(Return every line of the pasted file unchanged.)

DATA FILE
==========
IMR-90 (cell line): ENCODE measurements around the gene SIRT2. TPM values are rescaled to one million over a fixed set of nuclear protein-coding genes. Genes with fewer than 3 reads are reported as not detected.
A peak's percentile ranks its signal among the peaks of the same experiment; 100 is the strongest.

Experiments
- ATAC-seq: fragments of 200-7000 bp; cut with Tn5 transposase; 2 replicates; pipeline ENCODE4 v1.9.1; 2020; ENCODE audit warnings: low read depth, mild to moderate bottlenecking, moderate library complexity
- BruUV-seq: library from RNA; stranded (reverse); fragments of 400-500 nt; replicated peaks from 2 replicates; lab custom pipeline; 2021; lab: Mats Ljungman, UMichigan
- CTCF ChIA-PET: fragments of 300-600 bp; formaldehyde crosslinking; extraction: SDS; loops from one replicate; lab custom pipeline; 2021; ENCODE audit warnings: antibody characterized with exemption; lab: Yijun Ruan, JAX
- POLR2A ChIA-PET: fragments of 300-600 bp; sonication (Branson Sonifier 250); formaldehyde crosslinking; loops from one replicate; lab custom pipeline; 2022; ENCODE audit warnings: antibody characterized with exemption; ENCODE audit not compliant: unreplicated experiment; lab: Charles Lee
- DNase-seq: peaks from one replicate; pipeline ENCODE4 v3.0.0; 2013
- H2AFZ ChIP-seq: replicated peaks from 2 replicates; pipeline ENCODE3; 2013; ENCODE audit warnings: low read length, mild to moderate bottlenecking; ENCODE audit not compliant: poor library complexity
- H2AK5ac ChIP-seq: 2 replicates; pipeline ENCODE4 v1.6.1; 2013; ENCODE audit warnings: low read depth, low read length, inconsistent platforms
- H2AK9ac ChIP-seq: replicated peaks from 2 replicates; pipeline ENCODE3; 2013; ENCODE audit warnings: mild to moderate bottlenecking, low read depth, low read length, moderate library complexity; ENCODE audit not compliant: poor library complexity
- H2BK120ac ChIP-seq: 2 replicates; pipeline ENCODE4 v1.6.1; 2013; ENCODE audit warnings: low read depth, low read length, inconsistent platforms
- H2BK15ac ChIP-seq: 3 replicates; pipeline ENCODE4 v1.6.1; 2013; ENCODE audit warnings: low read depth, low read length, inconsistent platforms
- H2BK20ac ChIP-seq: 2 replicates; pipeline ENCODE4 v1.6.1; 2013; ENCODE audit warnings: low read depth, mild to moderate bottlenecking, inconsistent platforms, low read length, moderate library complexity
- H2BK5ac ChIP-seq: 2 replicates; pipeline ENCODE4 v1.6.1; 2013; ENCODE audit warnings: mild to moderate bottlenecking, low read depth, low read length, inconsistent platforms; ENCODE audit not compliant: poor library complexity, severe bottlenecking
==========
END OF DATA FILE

IMR-90 (cell line): ENCODE measurements around the gene SIRT2. TPM values are rescaled to one million over a fixed set of nuclear protein-coding genes. Genes with fewer than 3 reads are reported as not detected.
A peak's percentile ranks its signal among the peaks of the same experiment; 100 is the strongest.

Experiments
- ATAC-seq: fragments of 200-7000 bp; cut with Tn5 transposase; 2 replicates; pipeline ENCODE4 v1.9.1; 2020; ENCODE audit warnings: low read depth, mild to moderate bottlenecking, moderate library complexity
- BruUV-seq: library from RNA; stranded (reverse); fragments of 400-500 nt; replicated peaks from 2 replicates; lab custom pipeline; 2021; lab: Mats Ljungman, UMichigan
- CTCF ChIA-PET: fragments of 300-600 bp; formaldehyde crosslinking; extraction: SDS; loops from one replicate; lab custom pipeline; 2021; ENCODE audit warnings: antibody characterized with exemption; lab: Yijun Ruan, JAX
- POLR2A ChIA-PET: fragments of 300-600 bp; sonication (Branson Sonifier 250); formaldehyde crosslinking; loops from one replicate; lab custom pipeline; 2022; ENCODE audit warnings: antibody characterized with exemption; ENCODE audit not compliant: unreplicated experiment; lab: Charles Lee
- DNase-seq: peaks from one replicate; pipeline ENCODE4 v3.0.0; 2013
- H2AFZ ChIP-seq: replicated peaks from 2 replicates; pipeline ENCODE3; 2013; ENCODE audit warnings: low read length, mild to moderate bottlenecking; ENCODE audit not compliant: poor library complexity
- H2AK5ac ChIP-seq: 2 replicates; pipeline ENCODE4 v1.6.1; 2013; ENCODE audit warnings: low read depth, low read length, inconsistent platforms
- H2AK9ac ChIP-seq: replicated peaks from 2 replicates; pipeline ENCODE3; 2013; ENCODE audit warnings: mild to moderate bottlenecking, low read depth, low read length, moderate library complexity; ENCODE audit not compliant: poor library complexity
- H2BK120ac ChIP-seq: 2 replicates; pipeline ENCODE4 v1.6.1; 2013; ENCODE audit warnings: low read depth, low read length, inconsistent platforms
- H2BK15ac ChIP-seq: 3 replicates; pipeline ENCODE4 v1.6.1; 2013; ENCODE audit warnings: low read depth, low read length, inconsistent platforms
- H2BK20ac ChIP-seq: 2 replicates; pipeline ENCODE4 v1.6.1; 2013; ENCODE audit warnings: low read depth, mild to moderate bottlenecking, inconsistent platforms, low read length, moderate library complexity
- H2BK5ac ChIP-seq: 2 replicates; pipeline ENCODE4 v1.6.1; 2013; ENCODE audit warnings: mild to moderate bottlenecking, low read depth, low read length, inconsistent platforms; ENCODE audit not compliant: poor library complexity, severe bottlenecking